The action will enable the government to extend eligibility for federal benefits to these couples. That means gay and lesbian couples can file federal taxes jointly, get Social Security benefits for spouses and request legal immigration status for partners.
Attorney General Eric Holder said the families should not be asked to endure uncertainty regarding their benefits while courts decide the issue of same-sex marriage in Utah.
The decision came days after Utah officials said they would not recognize the marriages. The office of Gov. Gary Herbert told state agencies this week to put a freeze on proceeding with any new benefits for the newly married gay and lesbian couples until the courts sort out the matter.
In a statement Friday afternoon, Herbert's office issued a statement that said Holder's announcement was unsurprising, but state officers should comply with federal law if they're providing federal services.
Attorney General Sean Reyes did not have an immediate comment on Holder's announcement.
More than 1,000 gay and lesbian couples took home marriage licenses from local clerks after a federal judge overturned Utah's same-sex marriage ban on Dec. 20. Utah voters approved the ban in 2004.
On Monday, the U.S. Supreme Court put a halt to same-sex marriages in Utah while the Denver-based 10th U.S. Circuit Court of Appeals considers the long-term question of whether gay couples have a right to marry in Utah.
State agencies aren't supposed to revoke anything already issued, such as a marriage certificate or a driver's license with a new name, but they are prohibited from approving any new marriages or benefits. State officials said the validity of the marriages will ultimately be decided by the appeals court.
Holder's declaration marked the latest chapter in the legal battle over same-sex marriage in Utah that has sent couples and state officials on a helter-skelter wave of emotions over the last three weeks.
Federal government agencies have previously confirmed that same-sex couples in other states are entitled to federal benefits, but this is the first time Holder has come out publicly and issued this kind of guidance, said Douglas NeJaime, a professor of law at the University of California, Irvine.
"Symbolically, it's an important step that the federal; government has taken," NeJaime said.
But it's not surprising, he said. The federal government has been making clear for several years that same-sex marriages should be honored.
"The fed government has been pushing up against the states that do not recognize same-sex marriages already," NeJaime said. "This is another step in that direction."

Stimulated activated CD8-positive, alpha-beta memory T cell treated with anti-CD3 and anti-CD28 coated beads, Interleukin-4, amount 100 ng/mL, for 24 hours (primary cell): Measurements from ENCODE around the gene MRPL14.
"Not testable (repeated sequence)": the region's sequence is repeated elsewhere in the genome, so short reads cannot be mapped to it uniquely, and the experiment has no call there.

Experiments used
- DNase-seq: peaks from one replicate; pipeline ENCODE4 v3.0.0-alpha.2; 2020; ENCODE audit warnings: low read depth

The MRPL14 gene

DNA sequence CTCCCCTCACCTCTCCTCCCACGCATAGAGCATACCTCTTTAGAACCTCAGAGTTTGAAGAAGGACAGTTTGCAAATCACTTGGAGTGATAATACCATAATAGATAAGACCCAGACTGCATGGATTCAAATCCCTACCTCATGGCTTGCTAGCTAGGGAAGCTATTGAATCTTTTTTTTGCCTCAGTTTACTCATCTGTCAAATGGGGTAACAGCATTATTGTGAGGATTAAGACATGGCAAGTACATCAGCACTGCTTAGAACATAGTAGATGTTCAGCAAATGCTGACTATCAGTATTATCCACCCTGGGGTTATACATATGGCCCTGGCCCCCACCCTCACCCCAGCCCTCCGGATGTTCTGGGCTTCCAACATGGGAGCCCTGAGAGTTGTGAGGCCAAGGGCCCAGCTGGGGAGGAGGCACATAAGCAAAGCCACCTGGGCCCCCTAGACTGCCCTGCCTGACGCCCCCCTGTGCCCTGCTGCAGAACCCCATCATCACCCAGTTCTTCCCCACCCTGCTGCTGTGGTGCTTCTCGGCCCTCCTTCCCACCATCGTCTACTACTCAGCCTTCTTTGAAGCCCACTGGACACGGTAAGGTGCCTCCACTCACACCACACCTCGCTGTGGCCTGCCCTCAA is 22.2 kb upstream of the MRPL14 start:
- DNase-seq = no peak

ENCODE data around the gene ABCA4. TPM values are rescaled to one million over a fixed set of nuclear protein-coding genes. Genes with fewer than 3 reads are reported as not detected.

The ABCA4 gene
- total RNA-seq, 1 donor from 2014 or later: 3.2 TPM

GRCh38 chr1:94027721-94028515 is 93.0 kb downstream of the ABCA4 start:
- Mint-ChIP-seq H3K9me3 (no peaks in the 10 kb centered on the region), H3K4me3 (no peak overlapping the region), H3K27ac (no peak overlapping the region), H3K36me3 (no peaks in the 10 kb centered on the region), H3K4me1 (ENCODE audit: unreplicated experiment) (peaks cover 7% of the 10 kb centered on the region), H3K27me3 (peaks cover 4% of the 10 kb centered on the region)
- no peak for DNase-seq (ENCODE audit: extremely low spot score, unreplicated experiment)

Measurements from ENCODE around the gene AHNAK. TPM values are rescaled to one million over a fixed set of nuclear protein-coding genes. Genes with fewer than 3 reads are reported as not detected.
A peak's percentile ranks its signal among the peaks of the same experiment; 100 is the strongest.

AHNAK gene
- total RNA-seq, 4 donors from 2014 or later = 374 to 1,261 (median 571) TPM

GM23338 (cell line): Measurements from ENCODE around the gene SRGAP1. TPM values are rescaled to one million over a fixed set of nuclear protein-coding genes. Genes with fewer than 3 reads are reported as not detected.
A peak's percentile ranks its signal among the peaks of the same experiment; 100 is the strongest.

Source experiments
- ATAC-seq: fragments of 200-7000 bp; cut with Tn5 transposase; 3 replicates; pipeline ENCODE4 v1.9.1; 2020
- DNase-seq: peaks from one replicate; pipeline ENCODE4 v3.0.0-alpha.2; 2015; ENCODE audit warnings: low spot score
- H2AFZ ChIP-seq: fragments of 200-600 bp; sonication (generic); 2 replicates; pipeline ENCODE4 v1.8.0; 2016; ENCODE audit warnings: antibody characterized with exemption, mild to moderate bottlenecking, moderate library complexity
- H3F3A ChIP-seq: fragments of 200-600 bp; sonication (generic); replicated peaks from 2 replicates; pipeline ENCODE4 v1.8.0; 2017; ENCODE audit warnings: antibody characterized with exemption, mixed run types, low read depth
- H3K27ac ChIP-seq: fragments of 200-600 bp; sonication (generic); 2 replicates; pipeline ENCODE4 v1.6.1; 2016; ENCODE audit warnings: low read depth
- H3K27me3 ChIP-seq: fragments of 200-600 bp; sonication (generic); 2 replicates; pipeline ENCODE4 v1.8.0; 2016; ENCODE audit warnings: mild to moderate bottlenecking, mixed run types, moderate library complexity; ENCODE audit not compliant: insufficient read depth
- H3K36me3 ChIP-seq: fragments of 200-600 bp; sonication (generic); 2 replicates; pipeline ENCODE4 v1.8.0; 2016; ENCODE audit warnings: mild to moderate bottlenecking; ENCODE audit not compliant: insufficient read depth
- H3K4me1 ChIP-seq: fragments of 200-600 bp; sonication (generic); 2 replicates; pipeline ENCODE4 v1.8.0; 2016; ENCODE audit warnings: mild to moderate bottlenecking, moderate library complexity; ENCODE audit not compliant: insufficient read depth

Holder said in a video on the Justice Department's website that the government will coordinate among agencies in the coming days to make sure Utah couples get the federal benefits they are entitled to.
The attorney general said that "for purposes of federal law, these marriages will be recognized as lawful and considered eligible for all relevant federal benefits on the same terms as other same-sex marriages."
Holder's declaration was greeted with applause among same-sex couples in Utah.
"It gives me hope moving forward in the appeals process," Moudi Sbeity said. "It shows that there really is a social and cultural shift in viewpoints and mindsets toward marriage equality."
Sbeity and partner Derek Kitchen are among three couples who brought the Utah lawsuit that led to the surprise Dec. 20 ruling by U.S. District Judge Robert Shelby, who said the state's ban on same-sex marriage violated gay and lesbian couples' constitutional rights.
Sbeity said he hopes Holder's declaration will persuade Herbert to shift the state's position. "I'm sure he doesn't want 1,300 lawsuits on his desk," Sbeity said.
Several hundred same-sex marriage supporters were planning a rally at the Utah State Capitol on Friday afternoon. Organizers planned to deliver a petition to the governor and state attorney general asking them to let the federal judge's ruling stand and allow gay marriages to continue.
Tim Wagner of Salt Lake City, one of the organizers of the rally said Holder's announcement was "pretty amazing" and a great thing for the newly married couples.
"It sounds like our national attorney general actually sees the law in the way it should be acknowledged," Wagner said. "The law is on the side of rights and the people who want to love the people they love."
On Thursday, the Utah attorney general issued legal advice to local clerks, advising them to finish paperwork for same-sex marriages completed before the Supreme Court issued a temporary halt.
Reyes' new advice was issued to clear up some confusion and only applies to marriages that were solemnized, said his spokeswoman, Missy Larsen.
"As long as the marital ceremony happened prior to the stay, then the marriage can receive documentation," Larsen said.
The attorney general's office said Thursday's guidance was not a decision on whether the marriages are valid.
Associated Press writer Michelle L. Price in Salt Lake City contributed to this report. Yost reported from Washington, D.C.